Recently I hired a company to tackle a home maintenace issue that had been on my ”to do” list for a few years. Our house had a sealed crawl space in which improper materials had been used, causing an odor at times. Also the builder had filled it with unwanted construction debris which added to the problem. Since it was possible some mold and mildew was involved, we wanted to be sure we used a company that would remediate this if necessary.
I had obtained a couple of estimates from other companies but decided they would not deal with the problem as fully as necessary. I called up a company called Value Dry that specializes in damp basements and crawl spaces as this seemed to be just what we needed. The person that came to our house to give us an estimate was very professional and knowledgeable. He sat down with us and presented a plan that I believed would fix our crawl space problem for good. We signed the contract and scheduled the work for later in the month.
On day one of the project, I had my first clue that things were not okay when the crew called me from their truck to apologize for being late due to “traffic”. When I asked about one of the the first things they had to do when they started, I got a puzzled reply. They didn’t even know that it was on the list. Fortunately this item, which involved plumbing, was not absolutely necessary and could be skipped. When the crew arrived I could tell they were hard workers and friendly but not very knowledgeable in crawl space issues. I knew more about crawl space ventilation / insulation after thirty minutes of Internet research than these guys did. It was clear to me that I would have to watch every thing they did to be sure I got the job done right.
With my constant supervision, the project went reasonably well for the first two days as they cleaned out and restored the crawl space. It turned out there were no serious mold or mildew issues but they still treated the space to prevent any future problems. It was on the last day, when they had to replace the plywood subfloor, that things went very bad. It was clear to me that these guys didn’t have any carpentry skills and I could have done a better job. Their work was unacceptable and I had to argue over the phone with their manager to get the work redone by a real carpenter. The subfloor was redone by a carpenter but still the job was not done as well as I had hoped. I decided to have my tile installer resolve the remaining issues and be done with Value Dry.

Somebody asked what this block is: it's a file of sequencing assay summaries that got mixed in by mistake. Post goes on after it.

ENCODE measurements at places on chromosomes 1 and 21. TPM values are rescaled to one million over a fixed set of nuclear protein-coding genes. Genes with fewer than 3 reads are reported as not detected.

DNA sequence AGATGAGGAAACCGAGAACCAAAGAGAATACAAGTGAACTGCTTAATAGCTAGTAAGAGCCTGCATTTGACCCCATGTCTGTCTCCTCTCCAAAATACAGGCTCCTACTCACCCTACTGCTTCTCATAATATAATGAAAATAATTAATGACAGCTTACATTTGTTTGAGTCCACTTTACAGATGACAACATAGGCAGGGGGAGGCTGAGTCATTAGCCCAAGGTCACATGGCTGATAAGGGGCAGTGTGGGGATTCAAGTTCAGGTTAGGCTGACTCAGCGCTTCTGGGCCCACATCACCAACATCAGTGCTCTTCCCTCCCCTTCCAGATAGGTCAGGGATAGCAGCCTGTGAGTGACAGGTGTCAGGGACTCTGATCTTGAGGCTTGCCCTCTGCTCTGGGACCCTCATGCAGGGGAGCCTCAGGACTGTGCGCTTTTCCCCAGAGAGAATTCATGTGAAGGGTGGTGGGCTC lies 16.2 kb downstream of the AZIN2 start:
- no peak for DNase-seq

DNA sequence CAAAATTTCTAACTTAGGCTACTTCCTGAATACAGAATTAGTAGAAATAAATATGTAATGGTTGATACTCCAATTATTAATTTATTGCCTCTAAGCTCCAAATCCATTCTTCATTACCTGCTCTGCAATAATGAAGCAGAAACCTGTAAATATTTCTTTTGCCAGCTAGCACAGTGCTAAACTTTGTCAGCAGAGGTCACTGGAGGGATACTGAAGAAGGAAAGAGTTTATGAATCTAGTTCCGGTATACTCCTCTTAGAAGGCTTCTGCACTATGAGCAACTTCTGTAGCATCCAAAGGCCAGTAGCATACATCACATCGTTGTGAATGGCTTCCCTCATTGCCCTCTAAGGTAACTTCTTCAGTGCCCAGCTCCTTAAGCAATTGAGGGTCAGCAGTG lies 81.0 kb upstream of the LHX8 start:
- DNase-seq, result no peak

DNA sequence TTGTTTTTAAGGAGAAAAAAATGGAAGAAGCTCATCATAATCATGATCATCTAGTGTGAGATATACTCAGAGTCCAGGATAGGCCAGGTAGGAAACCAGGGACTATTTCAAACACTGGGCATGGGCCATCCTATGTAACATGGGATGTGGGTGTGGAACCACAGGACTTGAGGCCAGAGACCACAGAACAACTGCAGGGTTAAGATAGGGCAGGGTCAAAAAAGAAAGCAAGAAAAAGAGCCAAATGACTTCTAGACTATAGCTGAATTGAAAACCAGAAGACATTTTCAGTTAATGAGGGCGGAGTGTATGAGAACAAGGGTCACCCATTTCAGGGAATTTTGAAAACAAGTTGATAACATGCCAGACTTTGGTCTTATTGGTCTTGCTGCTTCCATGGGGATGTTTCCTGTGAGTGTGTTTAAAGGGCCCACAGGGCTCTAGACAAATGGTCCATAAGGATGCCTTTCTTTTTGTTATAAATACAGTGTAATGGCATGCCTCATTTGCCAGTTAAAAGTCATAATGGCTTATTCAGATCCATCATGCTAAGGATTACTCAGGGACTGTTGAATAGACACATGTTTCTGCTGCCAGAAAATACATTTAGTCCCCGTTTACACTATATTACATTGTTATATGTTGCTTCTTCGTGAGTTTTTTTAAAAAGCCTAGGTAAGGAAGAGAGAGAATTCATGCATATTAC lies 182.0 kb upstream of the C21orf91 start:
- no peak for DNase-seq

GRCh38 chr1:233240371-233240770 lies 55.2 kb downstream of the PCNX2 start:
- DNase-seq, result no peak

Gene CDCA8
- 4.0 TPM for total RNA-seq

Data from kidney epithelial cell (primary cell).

Here are some lessons learned from my experience:
1) Get references from past customers that had similar work done.
Its not enough to see there are no complaints about the company on the Better Business Bureau. You need to talk to prior customers that had similar work done to get a good idea about the quality of work done and the crew’s abilities.
2) The person that gives the estimate should also be on the job site on day one or part of the work crew.
Things would have gone much better from the start had the estimator been with the crew on day one to go over what needed to be done. His knowledge would have been shared with the crew so they did what was promised and did it correctly.
3) Find out who will be the primary contact person when you have questions or issues as the work is being done.
I found out after the job started that the senior person was in a another state and supported locations in several states! There was no way this guy was going to show up in person to remediate the problems or see the bad workmanship.
4) Before the job starts discuss what materials will be used and how they will be used.
Had I done this I would have known from the start what to expect. I would not have had to resort to the Internet to learn about the correct way to insulate a crawl space and then tell the crew what to do.
I know that many other people have had serious problems with home contractors. I’d love to hear from others about what lessons you learned when the job didn’t go well.
Image courtesey Creative Commons / Flickr